When we ask people why they like Battlestar Galactica (or shows alike), one of the comments we hear most of all on this website/twitter/facebook is people telling us they enjoy watching it “because of the show’s realism and because of the true-to-life interactions the characters have with one another.”
The other side of the coin is people (usually those that aren’t all too familiar with science fiction), asking us how we can call a show – which is basically set in space AND features a race of (killer) sentient robots – a “realistic show”.
Someone (we think it was Julie Benz, but we could be wrong?) once told us that the trick behind good character development isn’t someone portraying to be someone else, but rather a person envisioning what it would be like if they were born in an extraordinary time or during extraordinary circumstances.
THAT, to us, is what good science fiction is all about. It’s not about dreaming up the impossibilities in life (even though, that’s cool too!). It’s not about galaxies far, far away in places no one can dream of. It’s about people envisioning things or events which – although appear unlikely – could happen IF the characters involved had been born under a different set of circumstances.
Whether you are talking about science fiction, romantic novels, graphic novels or even comic book writing doesn’t really make a difference. What matters most of all is the art of storytelling. Character development, storyline (or story arc-) development matter more than the circumstances described. The chance of giving someone else a view of a world or situation they hadn’t thought of before, maybe hadn’t even dreamed of.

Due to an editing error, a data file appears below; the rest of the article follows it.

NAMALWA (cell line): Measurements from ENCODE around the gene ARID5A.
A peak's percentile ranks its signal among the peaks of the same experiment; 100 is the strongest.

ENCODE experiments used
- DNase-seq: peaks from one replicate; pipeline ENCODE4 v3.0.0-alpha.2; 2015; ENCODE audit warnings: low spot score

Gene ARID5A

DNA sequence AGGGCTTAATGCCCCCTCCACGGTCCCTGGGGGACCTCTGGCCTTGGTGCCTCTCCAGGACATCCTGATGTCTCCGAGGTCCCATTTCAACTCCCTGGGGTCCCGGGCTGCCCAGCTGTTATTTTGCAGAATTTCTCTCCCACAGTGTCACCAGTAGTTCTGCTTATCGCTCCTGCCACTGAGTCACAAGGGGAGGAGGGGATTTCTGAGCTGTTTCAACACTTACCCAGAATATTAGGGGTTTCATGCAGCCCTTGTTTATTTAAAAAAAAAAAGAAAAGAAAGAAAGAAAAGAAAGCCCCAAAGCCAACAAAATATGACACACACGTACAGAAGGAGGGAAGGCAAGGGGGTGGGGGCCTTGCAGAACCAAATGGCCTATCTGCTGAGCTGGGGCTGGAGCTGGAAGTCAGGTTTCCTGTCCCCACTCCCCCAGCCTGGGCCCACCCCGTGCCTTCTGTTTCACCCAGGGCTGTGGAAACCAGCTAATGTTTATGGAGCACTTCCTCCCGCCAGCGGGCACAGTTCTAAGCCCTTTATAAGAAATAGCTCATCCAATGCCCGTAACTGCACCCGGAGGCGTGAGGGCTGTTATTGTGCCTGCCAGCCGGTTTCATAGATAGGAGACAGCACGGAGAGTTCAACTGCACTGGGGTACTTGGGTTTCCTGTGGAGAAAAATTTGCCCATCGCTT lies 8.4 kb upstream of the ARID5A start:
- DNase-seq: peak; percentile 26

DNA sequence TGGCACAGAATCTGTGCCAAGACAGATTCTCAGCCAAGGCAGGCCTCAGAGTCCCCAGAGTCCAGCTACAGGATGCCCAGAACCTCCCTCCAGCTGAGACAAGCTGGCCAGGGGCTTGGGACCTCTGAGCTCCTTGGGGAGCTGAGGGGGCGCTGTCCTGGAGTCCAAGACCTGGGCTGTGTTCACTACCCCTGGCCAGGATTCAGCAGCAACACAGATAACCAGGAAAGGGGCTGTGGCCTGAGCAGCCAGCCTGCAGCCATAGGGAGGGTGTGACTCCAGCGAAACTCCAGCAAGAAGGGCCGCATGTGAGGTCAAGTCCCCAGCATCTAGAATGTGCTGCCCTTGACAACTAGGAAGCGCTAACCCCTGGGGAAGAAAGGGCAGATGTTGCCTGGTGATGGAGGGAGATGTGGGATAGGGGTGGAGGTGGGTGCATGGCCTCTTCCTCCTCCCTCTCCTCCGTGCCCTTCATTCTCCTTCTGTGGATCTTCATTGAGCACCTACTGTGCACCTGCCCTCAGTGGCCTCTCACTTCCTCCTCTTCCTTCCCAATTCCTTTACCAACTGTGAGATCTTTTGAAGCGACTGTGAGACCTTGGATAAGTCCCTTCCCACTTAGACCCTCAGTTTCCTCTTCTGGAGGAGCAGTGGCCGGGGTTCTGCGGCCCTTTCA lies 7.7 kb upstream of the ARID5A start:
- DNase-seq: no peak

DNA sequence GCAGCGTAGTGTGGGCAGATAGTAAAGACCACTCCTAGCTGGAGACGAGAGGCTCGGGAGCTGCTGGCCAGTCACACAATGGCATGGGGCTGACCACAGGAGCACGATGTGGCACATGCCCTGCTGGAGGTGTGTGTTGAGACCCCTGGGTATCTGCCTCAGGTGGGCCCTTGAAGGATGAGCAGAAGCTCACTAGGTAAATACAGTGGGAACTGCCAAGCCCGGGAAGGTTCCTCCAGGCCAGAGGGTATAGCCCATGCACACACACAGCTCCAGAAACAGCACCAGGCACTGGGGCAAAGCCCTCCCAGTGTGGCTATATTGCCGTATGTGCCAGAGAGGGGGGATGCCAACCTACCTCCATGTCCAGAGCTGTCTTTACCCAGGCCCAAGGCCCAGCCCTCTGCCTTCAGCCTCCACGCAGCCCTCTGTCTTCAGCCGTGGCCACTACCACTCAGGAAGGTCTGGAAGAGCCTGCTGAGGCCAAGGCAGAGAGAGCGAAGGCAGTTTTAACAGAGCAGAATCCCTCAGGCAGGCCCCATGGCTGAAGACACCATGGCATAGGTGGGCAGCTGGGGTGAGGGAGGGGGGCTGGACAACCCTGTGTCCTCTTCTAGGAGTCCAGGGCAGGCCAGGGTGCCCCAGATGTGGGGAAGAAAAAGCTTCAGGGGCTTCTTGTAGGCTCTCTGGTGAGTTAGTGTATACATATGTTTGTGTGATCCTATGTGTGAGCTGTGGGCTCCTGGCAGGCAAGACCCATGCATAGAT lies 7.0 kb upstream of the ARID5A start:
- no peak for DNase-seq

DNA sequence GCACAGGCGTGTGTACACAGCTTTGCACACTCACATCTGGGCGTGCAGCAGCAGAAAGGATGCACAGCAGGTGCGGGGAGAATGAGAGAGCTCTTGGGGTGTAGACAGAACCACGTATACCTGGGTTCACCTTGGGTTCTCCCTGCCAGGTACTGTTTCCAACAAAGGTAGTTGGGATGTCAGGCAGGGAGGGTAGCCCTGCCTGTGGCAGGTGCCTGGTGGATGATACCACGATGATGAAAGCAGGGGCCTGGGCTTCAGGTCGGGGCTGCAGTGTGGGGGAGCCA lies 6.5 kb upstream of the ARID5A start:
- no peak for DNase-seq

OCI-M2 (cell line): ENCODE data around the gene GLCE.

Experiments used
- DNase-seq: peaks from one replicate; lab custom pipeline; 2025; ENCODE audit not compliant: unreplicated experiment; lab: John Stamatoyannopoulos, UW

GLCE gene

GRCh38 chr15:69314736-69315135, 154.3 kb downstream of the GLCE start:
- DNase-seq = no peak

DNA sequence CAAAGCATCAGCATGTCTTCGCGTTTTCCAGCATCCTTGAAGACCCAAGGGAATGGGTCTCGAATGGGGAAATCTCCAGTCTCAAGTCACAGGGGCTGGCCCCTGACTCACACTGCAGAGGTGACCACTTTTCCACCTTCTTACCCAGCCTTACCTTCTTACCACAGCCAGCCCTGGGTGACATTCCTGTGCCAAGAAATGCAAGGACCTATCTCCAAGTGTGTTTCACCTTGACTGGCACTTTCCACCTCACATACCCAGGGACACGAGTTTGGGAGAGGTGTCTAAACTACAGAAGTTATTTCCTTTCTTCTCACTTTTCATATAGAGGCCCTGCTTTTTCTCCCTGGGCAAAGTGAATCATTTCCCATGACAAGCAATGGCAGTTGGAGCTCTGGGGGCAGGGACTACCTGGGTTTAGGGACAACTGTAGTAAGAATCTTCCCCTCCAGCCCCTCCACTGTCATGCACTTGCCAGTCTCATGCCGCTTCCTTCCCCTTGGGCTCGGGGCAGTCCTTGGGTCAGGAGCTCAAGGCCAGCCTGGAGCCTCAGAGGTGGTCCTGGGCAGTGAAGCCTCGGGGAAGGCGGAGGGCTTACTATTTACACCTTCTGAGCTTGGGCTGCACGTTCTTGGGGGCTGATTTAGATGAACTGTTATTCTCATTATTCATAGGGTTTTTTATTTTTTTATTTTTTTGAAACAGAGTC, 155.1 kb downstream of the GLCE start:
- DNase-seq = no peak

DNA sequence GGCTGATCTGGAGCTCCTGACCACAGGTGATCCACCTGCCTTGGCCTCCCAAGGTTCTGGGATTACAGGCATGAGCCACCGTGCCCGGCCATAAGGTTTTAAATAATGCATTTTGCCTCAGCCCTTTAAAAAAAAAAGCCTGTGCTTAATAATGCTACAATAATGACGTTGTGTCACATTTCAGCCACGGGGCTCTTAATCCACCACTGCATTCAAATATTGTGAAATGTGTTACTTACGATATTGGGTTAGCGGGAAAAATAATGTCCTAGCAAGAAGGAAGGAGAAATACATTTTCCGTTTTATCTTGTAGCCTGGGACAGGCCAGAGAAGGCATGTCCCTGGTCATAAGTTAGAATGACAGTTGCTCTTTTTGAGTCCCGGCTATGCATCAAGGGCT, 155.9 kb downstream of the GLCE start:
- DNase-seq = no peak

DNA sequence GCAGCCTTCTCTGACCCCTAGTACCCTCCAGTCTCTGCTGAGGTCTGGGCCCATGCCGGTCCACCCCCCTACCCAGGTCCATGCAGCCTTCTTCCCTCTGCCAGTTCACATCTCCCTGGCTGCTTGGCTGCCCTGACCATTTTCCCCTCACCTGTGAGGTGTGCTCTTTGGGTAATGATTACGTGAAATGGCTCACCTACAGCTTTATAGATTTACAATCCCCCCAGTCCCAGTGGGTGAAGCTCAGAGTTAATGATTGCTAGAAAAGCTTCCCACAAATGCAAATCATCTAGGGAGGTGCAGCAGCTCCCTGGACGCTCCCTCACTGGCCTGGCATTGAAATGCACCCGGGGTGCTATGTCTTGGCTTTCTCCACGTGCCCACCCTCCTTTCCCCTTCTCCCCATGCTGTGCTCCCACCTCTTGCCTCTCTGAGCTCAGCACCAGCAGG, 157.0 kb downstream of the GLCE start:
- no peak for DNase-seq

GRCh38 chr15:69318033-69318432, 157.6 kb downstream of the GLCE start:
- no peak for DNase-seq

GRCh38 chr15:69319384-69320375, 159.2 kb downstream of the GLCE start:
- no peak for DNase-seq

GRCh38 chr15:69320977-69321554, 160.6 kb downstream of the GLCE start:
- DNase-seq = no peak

So, is it possible to have true-to-life storytelling or interaction and science fiction?
Of course it is!
When good storytelling is the basis of the work, it doesn’t matter whether the scenes or chapters take place on (a disease ridden?) Earth, the moon or any of the Colonies of Kobol. All that matters is the following question:
“Given the situation these characters find themselves in, do I believe what they are saying AND does it fit in THEIR current situation?”
The reason why “their” is capitalized in the question is because it’s all too easy to diminish science fiction just because it’s impossible for Earth’s current situation. (for future reference: science fiction doesn’t only mean “stories that take place in outer space”, it also entails those that take place in a completely different version of Earth a.o.)
In this day and age, where we are almost forced to take things too seriously, one of the few places people can be themselves is within their own imagination. Drifting away into small figments of one’s mind.
Think about it, when you were a kid, didn’t things you now consider to be “science fiction” make total sense? Blue creatures threatened by humans? You used to call those “Smurfs” (Peyo’s “The Smurfs”), now you call them “Na’vi” (Cameron’s “Avatar”). Two completely different storylines, but the exact same storyline at its very core!
How many space ships did you dream up or draw when you where a child? How many cardboard boxes were turned into rockets? Airplanes?
The point we’re trying to make is the following:
While it might not make as much sense as it used to, people use science fiction in their lives every single day. The only difference between real-life sci-fi and the stuff you see on TV, is that one was dreamt up in a writers mind, while the other lies more in the little things you do in your everyday life.
Clash of the titans? We think not!
Until the next one – or until evil, sentient killer robots show up to destroy all of humanity
So say we all!
Written by the BSGmuseum-staff [E&DV], for www.battlestargalacticamuseum.com